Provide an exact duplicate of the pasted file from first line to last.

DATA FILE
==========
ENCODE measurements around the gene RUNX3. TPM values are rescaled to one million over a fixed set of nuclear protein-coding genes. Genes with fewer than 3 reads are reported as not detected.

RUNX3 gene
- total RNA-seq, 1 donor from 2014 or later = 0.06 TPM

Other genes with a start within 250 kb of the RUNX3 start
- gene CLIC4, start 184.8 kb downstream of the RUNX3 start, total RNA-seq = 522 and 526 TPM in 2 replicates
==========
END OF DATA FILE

ENCODE measurements around the gene RUNX3. TPM values are rescaled to one million over a fixed set of nuclear protein-coding genes. Genes with fewer than 3 reads are reported as not detected.

RUNX3 gene
- total RNA-seq, 1 donor from 2014 or later = 0.06 TPM

Other genes with a start within 250 kb of the RUNX3 start
- gene CLIC4, start 184.8 kb downstream of the RUNX3 start, total RNA-seq = 522 and 526 TPM in 2 replicates